Harry Barker is one of those people whose lives are likely to remain lost to time as very little information remains that can be directly connected to him.
The only document that can be directly attributed to him is his Royal Navy service record. This confirms Harry’s date and place of birth as 5th January 1896 in West Dereham, Norfolk and confirms that he was a farm labourer before enlisting.
Census records confirm that, in 1901 there was a Harry Barker living in that village. He was residing with his grandparents – Robert and Elisabeth Barker – their son, Cornelius, and five more of their grandchildren.
One of the Barkers’ grandsons, Sidney, appears next to a Harry Barker on the 1911 census. Both were inmates at the Downham Union Workhouse, as does a Cornelius Barker. It seems likely, therefore, that the three are connected, and that this is the Harry Barker who appears on the service records five years later.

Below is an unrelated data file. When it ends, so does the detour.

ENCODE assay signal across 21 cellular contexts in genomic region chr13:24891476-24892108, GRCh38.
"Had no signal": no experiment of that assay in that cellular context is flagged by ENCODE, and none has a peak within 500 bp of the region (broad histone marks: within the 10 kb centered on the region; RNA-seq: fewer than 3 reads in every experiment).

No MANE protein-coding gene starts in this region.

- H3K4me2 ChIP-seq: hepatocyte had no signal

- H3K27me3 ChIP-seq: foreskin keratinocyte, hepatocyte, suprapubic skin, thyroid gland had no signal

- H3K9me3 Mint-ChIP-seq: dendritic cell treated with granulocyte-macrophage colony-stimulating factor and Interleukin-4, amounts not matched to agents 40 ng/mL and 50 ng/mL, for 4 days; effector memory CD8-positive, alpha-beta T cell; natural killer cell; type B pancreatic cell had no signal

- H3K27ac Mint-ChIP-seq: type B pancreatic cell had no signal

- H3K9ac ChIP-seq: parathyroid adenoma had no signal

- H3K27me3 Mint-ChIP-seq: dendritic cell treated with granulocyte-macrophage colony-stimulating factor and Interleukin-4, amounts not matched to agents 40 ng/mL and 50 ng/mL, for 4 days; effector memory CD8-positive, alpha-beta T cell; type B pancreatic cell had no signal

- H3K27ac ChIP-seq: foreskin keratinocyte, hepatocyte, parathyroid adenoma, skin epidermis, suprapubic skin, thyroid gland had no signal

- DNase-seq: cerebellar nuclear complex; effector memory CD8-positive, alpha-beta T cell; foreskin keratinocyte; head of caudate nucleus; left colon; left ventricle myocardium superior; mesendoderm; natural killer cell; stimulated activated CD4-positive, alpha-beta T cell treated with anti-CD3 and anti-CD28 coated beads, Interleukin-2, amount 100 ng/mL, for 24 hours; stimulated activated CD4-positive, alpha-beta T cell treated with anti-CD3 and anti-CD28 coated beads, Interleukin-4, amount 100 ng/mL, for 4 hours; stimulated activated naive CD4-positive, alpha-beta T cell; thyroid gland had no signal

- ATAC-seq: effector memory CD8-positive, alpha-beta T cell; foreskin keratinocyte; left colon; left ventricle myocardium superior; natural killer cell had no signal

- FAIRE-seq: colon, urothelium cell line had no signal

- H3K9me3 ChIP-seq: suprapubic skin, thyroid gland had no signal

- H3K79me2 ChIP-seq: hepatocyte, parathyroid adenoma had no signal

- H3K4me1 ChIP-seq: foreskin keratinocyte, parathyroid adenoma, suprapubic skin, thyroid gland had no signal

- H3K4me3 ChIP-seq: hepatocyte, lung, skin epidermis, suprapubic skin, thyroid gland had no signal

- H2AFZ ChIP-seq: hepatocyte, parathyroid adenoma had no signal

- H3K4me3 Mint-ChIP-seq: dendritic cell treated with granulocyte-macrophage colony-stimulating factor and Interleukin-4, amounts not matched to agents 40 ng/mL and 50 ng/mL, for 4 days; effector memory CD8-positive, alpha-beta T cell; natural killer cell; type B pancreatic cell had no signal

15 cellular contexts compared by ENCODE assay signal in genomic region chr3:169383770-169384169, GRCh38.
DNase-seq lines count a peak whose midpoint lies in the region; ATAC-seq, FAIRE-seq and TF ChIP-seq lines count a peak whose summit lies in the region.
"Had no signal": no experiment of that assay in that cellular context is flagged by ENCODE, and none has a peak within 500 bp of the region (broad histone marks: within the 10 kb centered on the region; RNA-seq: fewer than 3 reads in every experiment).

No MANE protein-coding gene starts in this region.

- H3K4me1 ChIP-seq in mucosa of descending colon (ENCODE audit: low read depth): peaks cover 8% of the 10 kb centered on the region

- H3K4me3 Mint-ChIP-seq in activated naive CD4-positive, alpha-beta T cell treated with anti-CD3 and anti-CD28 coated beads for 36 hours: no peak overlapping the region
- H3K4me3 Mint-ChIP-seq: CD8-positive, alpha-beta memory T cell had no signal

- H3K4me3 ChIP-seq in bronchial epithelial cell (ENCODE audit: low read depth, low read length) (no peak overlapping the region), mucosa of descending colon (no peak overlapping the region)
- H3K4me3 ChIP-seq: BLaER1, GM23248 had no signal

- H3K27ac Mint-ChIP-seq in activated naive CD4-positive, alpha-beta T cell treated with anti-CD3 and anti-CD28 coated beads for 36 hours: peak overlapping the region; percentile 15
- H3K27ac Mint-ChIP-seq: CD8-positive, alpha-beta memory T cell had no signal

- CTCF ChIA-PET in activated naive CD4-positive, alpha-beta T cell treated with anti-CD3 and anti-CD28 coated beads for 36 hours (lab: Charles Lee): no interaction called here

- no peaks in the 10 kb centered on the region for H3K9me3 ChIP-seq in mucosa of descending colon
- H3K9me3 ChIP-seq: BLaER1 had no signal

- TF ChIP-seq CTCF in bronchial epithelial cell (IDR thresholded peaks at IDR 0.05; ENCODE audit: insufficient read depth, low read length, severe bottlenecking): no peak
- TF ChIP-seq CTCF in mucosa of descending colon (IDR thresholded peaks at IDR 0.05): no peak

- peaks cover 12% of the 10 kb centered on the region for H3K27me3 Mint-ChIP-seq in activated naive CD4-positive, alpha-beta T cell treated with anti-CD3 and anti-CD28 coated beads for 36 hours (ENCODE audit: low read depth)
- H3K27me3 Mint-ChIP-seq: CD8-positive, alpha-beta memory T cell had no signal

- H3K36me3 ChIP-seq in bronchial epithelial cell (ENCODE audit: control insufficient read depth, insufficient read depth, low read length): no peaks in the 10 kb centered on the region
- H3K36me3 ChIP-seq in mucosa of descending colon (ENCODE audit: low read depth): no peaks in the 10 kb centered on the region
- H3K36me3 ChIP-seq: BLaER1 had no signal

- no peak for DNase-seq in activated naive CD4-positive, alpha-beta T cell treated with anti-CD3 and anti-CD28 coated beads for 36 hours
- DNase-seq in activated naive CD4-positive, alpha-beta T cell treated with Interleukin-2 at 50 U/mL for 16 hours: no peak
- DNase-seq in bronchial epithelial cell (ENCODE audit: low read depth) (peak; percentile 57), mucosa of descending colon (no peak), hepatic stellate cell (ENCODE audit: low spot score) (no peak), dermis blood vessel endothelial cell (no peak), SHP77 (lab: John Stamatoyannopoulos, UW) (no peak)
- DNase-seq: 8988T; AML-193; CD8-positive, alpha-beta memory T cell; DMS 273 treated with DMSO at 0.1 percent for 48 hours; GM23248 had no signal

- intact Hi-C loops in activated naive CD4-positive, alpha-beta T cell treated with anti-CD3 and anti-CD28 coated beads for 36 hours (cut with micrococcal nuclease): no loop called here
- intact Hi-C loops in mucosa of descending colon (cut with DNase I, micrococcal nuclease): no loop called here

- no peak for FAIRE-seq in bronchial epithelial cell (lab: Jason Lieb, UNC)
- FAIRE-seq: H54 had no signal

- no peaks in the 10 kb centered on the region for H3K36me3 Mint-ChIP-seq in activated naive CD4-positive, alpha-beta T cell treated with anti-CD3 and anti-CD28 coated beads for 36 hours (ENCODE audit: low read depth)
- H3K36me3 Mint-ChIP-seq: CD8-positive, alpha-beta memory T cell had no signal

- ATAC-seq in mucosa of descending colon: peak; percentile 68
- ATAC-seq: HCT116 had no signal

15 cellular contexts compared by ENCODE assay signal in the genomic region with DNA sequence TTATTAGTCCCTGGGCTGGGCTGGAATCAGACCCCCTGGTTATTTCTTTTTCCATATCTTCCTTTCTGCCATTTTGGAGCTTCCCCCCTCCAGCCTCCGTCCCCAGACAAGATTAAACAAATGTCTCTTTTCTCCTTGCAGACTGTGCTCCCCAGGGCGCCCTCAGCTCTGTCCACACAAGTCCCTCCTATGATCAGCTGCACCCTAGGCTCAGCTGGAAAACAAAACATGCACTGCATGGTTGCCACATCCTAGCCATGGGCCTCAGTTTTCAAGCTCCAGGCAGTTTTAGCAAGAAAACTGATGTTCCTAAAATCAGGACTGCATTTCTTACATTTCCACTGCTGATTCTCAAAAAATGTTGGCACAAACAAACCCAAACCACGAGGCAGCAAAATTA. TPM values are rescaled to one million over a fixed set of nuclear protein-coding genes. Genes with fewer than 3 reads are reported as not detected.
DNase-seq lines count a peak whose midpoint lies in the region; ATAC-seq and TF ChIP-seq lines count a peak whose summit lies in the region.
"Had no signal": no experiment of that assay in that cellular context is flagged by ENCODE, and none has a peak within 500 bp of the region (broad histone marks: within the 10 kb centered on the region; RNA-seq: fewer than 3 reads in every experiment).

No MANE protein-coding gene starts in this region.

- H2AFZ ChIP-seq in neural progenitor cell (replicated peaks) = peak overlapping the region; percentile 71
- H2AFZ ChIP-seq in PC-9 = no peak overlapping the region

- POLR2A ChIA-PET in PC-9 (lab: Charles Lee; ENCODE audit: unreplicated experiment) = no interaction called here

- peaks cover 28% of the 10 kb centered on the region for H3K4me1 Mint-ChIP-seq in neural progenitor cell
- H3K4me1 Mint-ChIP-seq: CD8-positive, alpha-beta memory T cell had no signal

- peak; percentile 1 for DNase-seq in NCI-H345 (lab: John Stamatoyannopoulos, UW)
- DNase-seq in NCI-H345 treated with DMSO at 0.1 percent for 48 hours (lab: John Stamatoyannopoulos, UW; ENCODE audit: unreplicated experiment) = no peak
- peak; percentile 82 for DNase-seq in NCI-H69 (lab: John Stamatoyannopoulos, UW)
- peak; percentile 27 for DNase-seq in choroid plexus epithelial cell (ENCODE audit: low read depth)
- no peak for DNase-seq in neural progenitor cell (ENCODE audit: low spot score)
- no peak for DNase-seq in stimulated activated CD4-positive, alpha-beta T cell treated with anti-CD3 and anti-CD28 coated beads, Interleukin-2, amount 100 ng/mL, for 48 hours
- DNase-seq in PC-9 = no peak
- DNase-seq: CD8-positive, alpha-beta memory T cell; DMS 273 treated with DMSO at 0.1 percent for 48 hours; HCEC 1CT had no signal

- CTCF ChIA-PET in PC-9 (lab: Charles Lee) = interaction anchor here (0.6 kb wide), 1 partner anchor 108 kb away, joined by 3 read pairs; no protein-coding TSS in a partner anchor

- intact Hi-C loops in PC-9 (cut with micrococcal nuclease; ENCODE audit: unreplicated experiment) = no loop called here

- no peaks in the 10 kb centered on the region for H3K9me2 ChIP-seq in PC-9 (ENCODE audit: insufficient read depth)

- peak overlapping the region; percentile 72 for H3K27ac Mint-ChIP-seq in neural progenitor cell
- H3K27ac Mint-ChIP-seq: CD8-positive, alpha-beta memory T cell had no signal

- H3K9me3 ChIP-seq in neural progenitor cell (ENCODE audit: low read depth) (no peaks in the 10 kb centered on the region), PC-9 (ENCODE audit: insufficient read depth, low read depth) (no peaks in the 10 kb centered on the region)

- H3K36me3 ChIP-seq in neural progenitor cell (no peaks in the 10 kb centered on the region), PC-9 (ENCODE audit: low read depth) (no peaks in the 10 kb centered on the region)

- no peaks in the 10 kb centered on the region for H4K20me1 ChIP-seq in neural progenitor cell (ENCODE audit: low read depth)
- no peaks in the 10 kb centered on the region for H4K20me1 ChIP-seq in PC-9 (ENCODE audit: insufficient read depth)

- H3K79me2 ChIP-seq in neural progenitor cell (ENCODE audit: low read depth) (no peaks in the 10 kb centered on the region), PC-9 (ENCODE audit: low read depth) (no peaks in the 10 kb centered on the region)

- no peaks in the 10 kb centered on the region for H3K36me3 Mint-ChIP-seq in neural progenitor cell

Harry’s records show that he enlisted in the Royal Navy as a Stoker 2nd Class on 27th October 1916. He was 5ft 8ins (1.73m) tall, had brown hair, brown eyes and a fresh complexion.
Stoker Barker was initially stationed at HMS Pembroke, the Royal Naval Dockyard in Chatham, Kent. After six months he received his first ocean-going post, aboard the dreadnought battleship HMS Hibernia. He spent five months on board, before returning to Chatham.
He was billeted in the Drill Hall, which had been set up with temporary accommodation during 1917, when the barracks themselves became overcrowded.
On the 3rd September 1917, the German Air Force carried out one of its first night-time air raids on England: Chatham was heavily bombed and the Drill Hall received a direct hit. Stoker Barker was amongst those killed instantly. He was just 20 years of age.
Harry Barker was laid to rest, along with the other victims of the Chatham Air Raid, in the Woodlands Cemetery, Gillingham.